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Female Infertility: Hypoplastic Uterus

Female Infertility: Hypoplastic Uterus

In this article month’s blog I’ll discuss one of the various uterine causes of infertility, focusing specifically on a condition in which the uterus is congenitally very small in size—the hypoplastic uterus.

CLINICAL PRESENTATION
Patients usually present during puberty with absent menses. Secondary sexual characteristics are usually present, suggesting that normal ovarian activity may also be present. 

TYPES

  • Simple hypoplasia: form of the uterus is normal, but is small in size.
  • Elongated hypoplasia: fundus is normal, but the length is normal or more than normal.
  • Malformative hypoplasia: uterus is arcuate or T- or Y-shaped.

IMAGING
Sonography and MRI are best imaging tools for the diagnosis of hypoplasia of the uterus.

In an ultrasound, hypoplasia of the uterus is usually indicated if the distance between the cornu or intercrual is less than 2 cm or if the distance from the internal os to the fundus is less than 3 to 5 cm.

Sonographic Imaging Features
Vaginal stenosis or aplasia (vagina may be small or absent)
Cervical stenosis (small, narrow cervix)
Small uterus with poorly developed fallopian tubes
(Sometimes a definitive diagnosis may not be possible on ultrasound imaging)
Small uterus with no normal zonal anatomy
In extreme cases, absence of the uterus (aplasia of the uterus)
Constriction bands (focal thickenings of the junctional zone) may be present in the uterus (better seen on MRI)
T-shaped configuration may be seen at times (better seen on MRI)
Endometrial thickness, endometrial cavity area, and endometrial cavity length may be markedly reduced.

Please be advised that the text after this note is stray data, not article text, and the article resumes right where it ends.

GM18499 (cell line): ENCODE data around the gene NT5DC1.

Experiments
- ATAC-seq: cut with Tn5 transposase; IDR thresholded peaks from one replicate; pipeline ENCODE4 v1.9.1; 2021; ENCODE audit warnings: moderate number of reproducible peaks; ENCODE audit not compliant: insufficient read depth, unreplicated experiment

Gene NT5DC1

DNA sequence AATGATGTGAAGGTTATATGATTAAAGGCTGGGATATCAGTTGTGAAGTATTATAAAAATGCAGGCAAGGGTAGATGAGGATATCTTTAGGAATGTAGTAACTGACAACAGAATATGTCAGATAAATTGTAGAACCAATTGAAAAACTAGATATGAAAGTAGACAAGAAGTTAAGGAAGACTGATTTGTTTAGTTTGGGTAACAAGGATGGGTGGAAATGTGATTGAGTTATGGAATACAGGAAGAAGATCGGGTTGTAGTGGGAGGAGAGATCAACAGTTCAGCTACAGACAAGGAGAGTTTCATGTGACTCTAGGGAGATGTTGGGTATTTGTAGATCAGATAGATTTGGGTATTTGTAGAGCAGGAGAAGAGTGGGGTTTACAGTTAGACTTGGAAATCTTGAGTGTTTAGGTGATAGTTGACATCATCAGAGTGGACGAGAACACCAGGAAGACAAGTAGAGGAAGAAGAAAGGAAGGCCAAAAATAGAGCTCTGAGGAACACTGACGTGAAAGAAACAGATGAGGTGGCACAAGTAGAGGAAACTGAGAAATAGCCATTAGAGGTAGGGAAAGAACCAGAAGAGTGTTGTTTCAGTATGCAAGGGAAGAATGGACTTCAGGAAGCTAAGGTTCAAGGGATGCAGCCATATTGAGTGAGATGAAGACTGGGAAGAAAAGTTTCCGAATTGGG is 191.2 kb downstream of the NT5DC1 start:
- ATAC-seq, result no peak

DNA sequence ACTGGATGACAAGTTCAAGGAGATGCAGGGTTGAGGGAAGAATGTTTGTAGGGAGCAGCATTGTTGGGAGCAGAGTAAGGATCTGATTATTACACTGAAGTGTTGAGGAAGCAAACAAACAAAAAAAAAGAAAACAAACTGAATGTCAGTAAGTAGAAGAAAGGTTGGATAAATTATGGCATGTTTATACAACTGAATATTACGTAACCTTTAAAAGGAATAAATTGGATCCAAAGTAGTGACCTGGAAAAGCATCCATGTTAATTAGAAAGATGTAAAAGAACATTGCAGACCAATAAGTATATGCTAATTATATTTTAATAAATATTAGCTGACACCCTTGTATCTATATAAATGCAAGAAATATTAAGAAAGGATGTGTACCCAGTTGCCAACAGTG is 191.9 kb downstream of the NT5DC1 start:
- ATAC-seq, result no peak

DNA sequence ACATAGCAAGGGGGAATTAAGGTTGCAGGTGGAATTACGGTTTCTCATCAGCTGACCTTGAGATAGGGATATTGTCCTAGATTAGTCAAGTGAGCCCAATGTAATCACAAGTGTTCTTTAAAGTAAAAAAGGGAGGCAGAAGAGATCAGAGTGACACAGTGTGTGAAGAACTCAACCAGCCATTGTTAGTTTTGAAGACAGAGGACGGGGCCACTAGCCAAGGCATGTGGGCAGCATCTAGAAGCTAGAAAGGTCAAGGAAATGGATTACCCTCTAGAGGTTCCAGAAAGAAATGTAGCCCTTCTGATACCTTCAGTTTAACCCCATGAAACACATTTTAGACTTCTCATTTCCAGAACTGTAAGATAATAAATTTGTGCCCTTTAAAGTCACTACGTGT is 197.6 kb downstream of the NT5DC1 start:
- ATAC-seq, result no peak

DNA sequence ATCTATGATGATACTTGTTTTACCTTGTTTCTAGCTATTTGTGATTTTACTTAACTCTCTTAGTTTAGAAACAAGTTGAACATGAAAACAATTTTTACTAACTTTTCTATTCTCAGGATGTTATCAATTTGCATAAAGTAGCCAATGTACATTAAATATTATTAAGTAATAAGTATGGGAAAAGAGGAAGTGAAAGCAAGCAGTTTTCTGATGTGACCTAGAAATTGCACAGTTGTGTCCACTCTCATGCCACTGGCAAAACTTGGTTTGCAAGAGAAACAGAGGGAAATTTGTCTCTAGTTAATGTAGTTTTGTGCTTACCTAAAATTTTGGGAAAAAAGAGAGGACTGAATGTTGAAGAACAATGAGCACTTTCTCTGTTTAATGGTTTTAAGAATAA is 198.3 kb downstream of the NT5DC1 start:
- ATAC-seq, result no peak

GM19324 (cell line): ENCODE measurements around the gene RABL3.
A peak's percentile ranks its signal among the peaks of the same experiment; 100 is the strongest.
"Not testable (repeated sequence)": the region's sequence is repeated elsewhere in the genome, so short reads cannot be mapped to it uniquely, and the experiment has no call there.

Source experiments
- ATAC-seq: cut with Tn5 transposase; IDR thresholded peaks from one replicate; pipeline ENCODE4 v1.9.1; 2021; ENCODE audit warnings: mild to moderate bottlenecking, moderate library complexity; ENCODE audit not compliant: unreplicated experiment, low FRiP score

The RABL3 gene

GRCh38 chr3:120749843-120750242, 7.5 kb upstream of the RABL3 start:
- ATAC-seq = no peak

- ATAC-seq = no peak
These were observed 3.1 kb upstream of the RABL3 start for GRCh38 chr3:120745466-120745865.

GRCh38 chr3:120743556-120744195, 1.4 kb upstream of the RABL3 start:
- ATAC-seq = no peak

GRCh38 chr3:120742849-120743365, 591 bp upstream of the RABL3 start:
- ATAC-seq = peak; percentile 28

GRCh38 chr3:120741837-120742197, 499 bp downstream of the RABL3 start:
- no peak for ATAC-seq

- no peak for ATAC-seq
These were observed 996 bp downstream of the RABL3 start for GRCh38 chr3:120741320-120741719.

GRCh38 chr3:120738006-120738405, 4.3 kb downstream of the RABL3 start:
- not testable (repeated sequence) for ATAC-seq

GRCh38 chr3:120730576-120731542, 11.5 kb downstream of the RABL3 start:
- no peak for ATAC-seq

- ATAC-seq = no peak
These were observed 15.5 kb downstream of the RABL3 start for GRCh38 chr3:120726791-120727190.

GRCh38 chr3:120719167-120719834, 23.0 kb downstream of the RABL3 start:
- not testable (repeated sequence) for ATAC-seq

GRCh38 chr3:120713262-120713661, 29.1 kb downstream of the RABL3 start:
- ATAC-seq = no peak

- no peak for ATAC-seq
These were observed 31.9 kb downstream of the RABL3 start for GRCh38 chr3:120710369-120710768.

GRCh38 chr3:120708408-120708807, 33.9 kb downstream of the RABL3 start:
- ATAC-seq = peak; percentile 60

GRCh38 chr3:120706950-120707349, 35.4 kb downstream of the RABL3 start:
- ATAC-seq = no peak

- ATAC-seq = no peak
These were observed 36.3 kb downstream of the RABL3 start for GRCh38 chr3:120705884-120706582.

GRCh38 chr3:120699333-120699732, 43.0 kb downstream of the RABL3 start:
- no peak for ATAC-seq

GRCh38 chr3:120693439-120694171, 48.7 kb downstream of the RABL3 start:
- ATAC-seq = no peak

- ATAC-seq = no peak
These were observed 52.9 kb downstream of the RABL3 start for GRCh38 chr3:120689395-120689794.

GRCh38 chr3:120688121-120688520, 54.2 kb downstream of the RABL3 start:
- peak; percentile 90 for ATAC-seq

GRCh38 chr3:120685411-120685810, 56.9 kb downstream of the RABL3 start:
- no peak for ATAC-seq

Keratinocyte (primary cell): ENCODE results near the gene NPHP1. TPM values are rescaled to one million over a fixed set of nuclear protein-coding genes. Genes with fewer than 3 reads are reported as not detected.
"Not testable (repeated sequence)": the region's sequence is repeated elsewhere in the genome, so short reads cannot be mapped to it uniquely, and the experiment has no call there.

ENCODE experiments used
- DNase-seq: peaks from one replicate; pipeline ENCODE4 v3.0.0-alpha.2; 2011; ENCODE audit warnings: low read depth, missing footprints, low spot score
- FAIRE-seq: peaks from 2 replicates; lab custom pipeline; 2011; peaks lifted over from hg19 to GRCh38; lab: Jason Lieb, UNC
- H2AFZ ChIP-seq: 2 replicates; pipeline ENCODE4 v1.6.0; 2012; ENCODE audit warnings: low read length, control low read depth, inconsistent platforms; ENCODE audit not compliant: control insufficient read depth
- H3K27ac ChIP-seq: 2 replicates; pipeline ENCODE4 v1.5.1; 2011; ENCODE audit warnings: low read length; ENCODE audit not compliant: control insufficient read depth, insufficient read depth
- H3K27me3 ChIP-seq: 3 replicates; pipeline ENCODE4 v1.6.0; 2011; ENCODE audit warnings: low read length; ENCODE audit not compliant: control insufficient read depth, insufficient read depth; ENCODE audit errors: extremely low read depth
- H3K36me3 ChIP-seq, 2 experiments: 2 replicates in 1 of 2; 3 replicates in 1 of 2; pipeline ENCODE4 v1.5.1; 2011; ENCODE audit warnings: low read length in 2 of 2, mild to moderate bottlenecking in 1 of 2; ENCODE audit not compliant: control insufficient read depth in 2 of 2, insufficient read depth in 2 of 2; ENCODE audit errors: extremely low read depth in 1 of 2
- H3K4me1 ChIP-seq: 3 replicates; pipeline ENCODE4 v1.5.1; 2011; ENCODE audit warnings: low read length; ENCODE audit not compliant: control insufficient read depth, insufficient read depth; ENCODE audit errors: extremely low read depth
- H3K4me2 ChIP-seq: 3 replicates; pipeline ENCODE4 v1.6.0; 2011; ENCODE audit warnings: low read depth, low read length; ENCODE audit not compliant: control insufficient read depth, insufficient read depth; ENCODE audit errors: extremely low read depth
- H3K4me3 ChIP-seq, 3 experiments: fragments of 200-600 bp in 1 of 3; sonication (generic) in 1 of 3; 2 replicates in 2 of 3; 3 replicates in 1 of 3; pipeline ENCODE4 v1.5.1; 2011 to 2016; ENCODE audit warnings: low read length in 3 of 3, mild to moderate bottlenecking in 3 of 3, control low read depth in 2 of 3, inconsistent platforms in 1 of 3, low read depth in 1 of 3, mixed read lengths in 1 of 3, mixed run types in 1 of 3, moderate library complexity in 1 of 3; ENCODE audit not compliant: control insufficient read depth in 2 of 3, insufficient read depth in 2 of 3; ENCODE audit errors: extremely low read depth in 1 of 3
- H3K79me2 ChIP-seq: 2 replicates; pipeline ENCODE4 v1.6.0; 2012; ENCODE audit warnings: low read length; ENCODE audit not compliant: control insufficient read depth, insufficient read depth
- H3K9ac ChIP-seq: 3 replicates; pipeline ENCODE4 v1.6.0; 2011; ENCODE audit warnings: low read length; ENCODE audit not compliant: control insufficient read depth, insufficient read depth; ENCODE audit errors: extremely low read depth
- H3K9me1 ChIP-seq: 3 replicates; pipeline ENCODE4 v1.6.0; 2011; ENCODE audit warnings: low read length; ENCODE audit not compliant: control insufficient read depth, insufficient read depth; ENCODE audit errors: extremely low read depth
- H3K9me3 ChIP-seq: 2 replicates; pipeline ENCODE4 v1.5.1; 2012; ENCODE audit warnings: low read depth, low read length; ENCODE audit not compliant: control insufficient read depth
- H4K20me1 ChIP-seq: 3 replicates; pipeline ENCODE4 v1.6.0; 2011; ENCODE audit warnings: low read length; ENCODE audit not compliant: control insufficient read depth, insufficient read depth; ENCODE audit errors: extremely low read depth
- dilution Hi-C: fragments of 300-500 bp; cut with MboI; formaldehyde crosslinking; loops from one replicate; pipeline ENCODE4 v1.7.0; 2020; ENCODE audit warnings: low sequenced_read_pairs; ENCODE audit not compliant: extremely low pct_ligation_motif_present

Markedly reduced cervical length may be noted
Reduced uterine perfusion may be seen on color Doppler imaging of the uterus.
Mayer Rokitansky Kuster-Hauser syndrome (vaginal agenesis with partial or complete absence of the uterus) is the most common manifestation of uterine hypoplasia/ aplasia
Others have absent vagina with a small rudimentary uterus caused by the failure of the sinovaginal bulb to develop during the embryonic stage.
Small or reduced myometrial volume

Case Presentation 1
Patient was a middle-aged female with h/o primary infertility.
(Images are reproduced from: http://www.ultrasound-images.com/)

Transabdominal sagittal section ultrasound image of uterus
 
The uterus is small, measuring just 3.8 x 1.2 cm

Transvaginal sagittal section ultrasound image of uterus

The endometrium appears markedly thin.

Transvaginal transverse section ultrasound image of the uterus

Note that the fallopian tubes are visualized (FALL) but appear small and thinned out. The ovaries are poorly visualized in this case.

Case Presentation 2
Here we could only obtain transabdominal ultrasound images of the uterus. Sagittal and transverse ultrasound images, show a markedly hypoplastic uterus, measuring less than 4.8 x 1.6 x 2.7 cm in a middle-aged female patient with primary infertility.


The patient had secondary sexual characteristics in both the above cases, implying the presence of functional ovarian tissue.

References

References
Amesse LS. Müllerian duct anomalies. [http://emedicine.medscape.com/article/273534-overview#aw2aab6b3] Medscape. Updated February 16, 2009.
Bettahar-Lebugle K, Dellenback P. Hysteroscopic metroplasty in diethylstilboestrol-exposed and hypoplastic uterus: a report on 24 cases. Human Reproduction. 1998; 13:2751-2755.
Steinkeler JA, Woodfield CA, Lazarus E, et al.Female infertility: a systematic approachl. RadioGraphics. 2009; 29: 1353-1370.
Trolano RN, McCarthy SM. Mullerian duct anomalies: imaging and clinical issues. Radiology. 2004; 233:19-34

 
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